God was full of wine last night,
So full of wine that he let a great secret slip.
He said, there is no man on this earth who needs a pardon from me,
for there is really no such thing, no such thing as sin.
— a loose translation of Hafiz
C’s parents’ two-storey house in Lake Vista had its entire first floor flooded during The Great Deluge. As soon as they were able to get back to New Orleans, D and B painstakingly gathered all of their valuable possessions that survived – silver, decades’ worth of family photographs, art, other heirlooms – and placed them all in one of those “safe” storage pods. Once they moved into a small place in MidCity by the Fairgrounds, the pod sat outside on the street while the couple searched for storage space.
This past Friday morning, D and B woke up to find that the pod had vanished overnight. All the police had to say about it was, “Sorry, tough luck.” It is a big city.
Someone drove up in the middle of the night, forklifted an entire pod into a truck large enough to hold it and took it away. If you have those kinds of resources, why steal? What sort of person do you have to be to go to that length to take someone else’s personal belongings?
And of what value are someone else’s personal photographs, kids’ school trophies, wedding dresses and other mementos to you? They’ll just get thrown out. “Cast aside.”
It makes me wonder what the plunderers of my Kuwaiti home did with all of our books, keepsakes and family photographs of 30 years? Insufferable thieves, invaders of personal space, take the money and silver, just leave the real items of value like the christening gowns, ornaments, and other such items.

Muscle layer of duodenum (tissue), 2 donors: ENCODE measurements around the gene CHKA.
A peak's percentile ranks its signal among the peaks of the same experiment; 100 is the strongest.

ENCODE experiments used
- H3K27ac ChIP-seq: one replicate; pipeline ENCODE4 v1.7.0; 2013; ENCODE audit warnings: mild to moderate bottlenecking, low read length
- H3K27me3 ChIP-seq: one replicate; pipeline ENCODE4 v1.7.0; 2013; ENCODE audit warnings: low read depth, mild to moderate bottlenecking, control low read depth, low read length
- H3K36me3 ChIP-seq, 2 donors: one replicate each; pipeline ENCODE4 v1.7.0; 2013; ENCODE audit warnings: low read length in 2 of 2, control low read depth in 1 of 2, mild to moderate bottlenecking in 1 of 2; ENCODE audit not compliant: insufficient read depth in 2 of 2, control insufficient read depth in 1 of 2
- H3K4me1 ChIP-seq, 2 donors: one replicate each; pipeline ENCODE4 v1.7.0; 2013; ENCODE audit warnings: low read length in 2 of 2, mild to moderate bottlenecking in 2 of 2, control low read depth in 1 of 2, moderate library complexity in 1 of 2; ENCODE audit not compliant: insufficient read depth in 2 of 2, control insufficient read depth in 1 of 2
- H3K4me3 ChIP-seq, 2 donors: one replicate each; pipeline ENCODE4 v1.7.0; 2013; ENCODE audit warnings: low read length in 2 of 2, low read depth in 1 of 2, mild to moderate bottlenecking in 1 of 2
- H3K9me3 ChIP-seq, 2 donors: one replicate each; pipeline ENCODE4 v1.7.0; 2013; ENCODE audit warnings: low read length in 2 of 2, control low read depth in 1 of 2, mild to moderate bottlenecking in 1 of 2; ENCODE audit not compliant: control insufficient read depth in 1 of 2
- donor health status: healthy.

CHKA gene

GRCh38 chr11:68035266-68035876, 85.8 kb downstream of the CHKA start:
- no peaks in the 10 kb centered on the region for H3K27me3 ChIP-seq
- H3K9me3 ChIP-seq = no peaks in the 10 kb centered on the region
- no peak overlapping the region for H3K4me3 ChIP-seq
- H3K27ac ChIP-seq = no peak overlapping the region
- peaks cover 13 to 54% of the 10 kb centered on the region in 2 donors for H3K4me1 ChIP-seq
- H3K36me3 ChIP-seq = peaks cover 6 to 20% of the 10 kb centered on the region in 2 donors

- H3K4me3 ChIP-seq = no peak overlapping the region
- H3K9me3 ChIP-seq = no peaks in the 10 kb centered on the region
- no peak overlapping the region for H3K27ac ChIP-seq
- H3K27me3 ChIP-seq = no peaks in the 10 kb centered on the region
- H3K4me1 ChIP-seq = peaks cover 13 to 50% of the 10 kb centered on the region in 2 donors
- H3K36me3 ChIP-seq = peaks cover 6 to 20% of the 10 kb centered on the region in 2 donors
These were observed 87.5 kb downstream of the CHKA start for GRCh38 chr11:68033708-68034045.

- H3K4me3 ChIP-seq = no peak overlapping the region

I want to get C’s mom something to make her feel better, or cook her a nice Indian meal to remind her that she is loved and that the most important things, her family and friends, survived the storm. But, it is her right to despair over her missing treasures and I don’t know what to do that does not seem trite. After my mom found out that all of her things were gone, she rebuked material possessions for years. It made her sick to replace what she once owned and built up over a long time. Besides, how does one replace or grow antiques handed down from generation to generation?
Corporal punishment in the high noon of Jackson Square sounds better by the minute.As unscientific and unsophisticated as it sounds, stories like this also make me want to believe in the concepts of sin and afterlife retribution. As a Hindu, however, I am less likely to indulge in the Hadean punitive, and more so in simple accountability and the repayment of all debt, whether in this life or the next, until the final release from the cycle.
The kicker: What’s good for the aforementioned wrong-doers is also good for me. If they pay in this life or the one after, so do I for my own trespasses. And all I’ve ever wanted from my maker is forgiveness. For what I hope the divine does better than great vengeance and furious anger is mercy, of which a lot of us corporeals are incapable.
None of this ire will bring back stolen property, nor will it protect the rest of the pods that litter this cityscape. I hope these looters realize that an “everybody for themselves, f*** your neighbor” mentality is a pretty hideous way to live.